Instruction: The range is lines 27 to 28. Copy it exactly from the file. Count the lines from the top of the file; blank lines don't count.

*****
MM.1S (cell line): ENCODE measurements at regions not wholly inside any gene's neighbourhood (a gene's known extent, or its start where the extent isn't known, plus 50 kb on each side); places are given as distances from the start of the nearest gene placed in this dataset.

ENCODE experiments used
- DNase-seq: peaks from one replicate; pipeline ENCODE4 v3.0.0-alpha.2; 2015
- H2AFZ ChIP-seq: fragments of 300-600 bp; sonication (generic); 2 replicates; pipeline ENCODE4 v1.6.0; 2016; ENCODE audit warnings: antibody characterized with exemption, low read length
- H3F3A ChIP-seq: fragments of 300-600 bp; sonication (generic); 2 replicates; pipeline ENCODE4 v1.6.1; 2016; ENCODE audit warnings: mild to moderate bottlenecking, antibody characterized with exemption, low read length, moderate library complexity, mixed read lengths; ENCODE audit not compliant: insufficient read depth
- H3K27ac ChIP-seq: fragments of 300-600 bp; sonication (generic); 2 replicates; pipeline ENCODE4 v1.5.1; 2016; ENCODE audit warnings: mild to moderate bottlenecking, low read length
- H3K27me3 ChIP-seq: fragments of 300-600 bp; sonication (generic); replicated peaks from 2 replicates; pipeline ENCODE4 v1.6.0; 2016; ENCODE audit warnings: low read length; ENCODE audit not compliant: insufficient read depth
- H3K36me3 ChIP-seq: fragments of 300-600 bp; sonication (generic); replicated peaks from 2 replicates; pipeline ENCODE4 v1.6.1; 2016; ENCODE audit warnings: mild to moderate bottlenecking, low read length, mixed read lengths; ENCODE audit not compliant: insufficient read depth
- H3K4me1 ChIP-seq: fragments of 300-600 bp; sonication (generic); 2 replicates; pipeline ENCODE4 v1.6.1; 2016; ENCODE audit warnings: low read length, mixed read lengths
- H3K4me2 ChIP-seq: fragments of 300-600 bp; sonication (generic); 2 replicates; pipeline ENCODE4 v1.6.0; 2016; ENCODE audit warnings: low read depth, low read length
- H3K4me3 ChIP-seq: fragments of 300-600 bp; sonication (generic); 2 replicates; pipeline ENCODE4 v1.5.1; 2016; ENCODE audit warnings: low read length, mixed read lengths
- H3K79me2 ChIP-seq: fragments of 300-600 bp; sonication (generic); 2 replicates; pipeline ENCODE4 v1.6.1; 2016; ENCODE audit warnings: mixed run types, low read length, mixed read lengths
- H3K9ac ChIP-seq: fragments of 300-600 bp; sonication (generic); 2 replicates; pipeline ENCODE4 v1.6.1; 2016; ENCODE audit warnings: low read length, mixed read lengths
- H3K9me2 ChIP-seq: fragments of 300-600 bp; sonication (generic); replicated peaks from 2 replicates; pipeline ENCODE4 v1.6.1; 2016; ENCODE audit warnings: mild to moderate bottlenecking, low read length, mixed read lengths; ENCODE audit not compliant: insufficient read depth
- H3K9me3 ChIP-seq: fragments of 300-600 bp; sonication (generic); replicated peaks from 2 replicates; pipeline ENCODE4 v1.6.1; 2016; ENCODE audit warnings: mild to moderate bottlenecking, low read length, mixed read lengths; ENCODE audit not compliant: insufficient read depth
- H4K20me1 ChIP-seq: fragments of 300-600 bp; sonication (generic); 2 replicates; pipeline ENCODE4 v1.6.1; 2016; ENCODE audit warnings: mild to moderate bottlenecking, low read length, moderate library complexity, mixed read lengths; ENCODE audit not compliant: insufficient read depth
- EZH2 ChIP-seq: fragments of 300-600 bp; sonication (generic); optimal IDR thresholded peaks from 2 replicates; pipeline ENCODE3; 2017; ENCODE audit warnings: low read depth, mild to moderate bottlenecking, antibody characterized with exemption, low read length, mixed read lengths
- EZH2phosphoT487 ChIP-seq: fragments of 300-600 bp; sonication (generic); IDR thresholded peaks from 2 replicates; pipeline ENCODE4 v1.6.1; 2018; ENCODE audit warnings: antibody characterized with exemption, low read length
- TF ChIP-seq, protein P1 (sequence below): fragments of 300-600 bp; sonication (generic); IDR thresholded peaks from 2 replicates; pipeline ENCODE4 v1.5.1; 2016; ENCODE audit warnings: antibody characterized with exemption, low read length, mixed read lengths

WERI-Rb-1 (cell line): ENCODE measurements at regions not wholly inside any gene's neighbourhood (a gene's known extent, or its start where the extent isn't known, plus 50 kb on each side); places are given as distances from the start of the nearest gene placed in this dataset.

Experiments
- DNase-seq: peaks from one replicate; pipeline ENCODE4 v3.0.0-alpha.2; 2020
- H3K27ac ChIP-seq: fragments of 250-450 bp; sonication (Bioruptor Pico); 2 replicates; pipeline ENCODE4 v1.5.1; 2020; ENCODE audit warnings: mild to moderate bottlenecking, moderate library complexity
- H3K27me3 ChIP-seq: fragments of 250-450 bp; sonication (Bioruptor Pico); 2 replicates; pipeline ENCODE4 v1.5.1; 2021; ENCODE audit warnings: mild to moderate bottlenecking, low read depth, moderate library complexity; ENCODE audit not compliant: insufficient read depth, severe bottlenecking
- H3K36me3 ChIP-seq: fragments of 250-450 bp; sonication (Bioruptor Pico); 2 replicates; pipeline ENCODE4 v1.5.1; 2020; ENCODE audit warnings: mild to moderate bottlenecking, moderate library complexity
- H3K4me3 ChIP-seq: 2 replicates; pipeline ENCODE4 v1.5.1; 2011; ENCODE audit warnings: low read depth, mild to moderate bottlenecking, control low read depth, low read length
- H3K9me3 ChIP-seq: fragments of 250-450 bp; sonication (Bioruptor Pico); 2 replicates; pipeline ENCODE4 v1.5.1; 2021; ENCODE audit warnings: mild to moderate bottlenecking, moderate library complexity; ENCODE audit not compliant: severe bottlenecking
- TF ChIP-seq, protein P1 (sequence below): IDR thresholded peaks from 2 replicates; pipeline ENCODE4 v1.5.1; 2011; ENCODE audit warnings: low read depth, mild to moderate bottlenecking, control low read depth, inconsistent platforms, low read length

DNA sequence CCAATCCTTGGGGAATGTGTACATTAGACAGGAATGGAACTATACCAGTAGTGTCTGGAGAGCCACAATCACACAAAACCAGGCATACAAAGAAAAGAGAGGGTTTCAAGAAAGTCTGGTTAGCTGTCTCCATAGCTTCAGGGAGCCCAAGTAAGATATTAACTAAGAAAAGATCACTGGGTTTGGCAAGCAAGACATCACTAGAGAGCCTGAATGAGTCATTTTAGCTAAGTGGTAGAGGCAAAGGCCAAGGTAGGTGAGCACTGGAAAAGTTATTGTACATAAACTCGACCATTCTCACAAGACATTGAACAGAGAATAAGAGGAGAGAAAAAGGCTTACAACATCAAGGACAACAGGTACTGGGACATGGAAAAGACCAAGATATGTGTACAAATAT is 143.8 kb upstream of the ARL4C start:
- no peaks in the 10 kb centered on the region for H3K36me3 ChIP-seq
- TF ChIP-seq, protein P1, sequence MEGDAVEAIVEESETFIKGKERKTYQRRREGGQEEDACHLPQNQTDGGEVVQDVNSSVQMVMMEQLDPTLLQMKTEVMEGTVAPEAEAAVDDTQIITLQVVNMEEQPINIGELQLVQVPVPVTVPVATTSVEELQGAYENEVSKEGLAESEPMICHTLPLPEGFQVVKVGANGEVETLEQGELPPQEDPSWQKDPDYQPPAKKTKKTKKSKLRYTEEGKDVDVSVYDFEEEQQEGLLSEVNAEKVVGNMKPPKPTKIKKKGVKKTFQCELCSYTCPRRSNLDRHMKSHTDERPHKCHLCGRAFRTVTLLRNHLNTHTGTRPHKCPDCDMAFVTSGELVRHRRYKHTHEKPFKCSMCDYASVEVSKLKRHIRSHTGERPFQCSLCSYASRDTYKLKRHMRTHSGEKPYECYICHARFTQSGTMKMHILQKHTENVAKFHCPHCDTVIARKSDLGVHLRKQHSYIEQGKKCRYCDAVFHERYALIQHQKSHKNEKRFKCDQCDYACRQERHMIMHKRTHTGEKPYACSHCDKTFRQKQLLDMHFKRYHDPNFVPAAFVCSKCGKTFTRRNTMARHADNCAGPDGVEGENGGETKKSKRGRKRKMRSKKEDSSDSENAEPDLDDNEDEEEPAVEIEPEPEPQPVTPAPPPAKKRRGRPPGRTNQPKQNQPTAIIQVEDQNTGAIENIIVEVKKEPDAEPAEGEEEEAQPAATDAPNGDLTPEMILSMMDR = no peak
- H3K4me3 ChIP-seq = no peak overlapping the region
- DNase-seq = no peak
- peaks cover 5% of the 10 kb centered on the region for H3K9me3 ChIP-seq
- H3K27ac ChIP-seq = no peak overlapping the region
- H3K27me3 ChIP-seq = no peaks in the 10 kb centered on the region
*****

- H3K9me3 ChIP-seq: fragments of 250-450 bp; sonication (Bioruptor Pico); 2 replicates; pipeline ENCODE4 v1.5.1; 2021; ENCODE audit warnings: mild to moderate bottlenecking, moderate library complexity; ENCODE audit not compliant: severe bottlenecking
- TF ChIP-seq, protein P1 (sequence below): IDR thresholded peaks from 2 replicates; pipeline ENCODE4 v1.5.1; 2011; ENCODE audit warnings: low read depth, mild to moderate bottlenecking, control low read depth, inconsistent platforms, low read length